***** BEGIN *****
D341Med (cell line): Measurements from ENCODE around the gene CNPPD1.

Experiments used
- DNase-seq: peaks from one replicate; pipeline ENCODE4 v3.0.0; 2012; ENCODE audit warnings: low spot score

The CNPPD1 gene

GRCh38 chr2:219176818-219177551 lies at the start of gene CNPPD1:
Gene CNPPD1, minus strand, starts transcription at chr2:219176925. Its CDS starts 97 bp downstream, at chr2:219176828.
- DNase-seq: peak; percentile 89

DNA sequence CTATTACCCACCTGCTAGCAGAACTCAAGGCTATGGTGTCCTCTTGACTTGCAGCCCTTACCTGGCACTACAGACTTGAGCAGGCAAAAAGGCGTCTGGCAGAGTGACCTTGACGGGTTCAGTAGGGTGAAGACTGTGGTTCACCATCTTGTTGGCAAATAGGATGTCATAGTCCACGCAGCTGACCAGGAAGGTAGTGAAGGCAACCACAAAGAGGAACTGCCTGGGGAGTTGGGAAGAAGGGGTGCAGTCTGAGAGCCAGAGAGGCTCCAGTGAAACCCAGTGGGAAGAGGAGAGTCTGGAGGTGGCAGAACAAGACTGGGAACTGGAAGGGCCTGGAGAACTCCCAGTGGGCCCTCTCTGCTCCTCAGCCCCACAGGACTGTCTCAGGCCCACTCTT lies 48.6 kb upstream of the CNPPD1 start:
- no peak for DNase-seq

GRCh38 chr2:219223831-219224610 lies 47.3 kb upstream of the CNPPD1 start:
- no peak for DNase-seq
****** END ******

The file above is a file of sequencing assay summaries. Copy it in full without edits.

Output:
D341Med (cell line): Measurements from ENCODE around the gene CNPPD1.

Experiments used
- DNase-seq: peaks from one replicate; pipeline ENCODE4 v3.0.0; 2012; ENCODE audit warnings: low spot score

The CNPPD1 gene

GRCh38 chr2:219176818-219177551 lies at the start of gene CNPPD1:
Gene CNPPD1, minus strand, starts transcription at chr2:219176925. Its CDS starts 97 bp downstream, at chr2:219176828.
- DNase-seq: peak; percentile 89

DNA sequence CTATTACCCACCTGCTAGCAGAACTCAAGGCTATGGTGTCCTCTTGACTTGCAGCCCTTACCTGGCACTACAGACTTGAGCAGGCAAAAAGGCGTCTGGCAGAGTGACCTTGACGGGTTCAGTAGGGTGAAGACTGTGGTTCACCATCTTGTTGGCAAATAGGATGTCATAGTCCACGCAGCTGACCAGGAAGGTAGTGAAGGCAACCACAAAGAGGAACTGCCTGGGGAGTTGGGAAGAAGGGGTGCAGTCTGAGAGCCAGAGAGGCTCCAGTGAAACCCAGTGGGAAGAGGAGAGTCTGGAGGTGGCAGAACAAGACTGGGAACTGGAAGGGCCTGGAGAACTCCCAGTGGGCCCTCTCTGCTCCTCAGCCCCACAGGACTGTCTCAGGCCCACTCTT lies 48.6 kb upstream of the CNPPD1 start:
- no peak for DNase-seq

GRCh38 chr2:219223831-219224610 lies 47.3 kb upstream of the CNPPD1 start:
- no peak for DNase-seq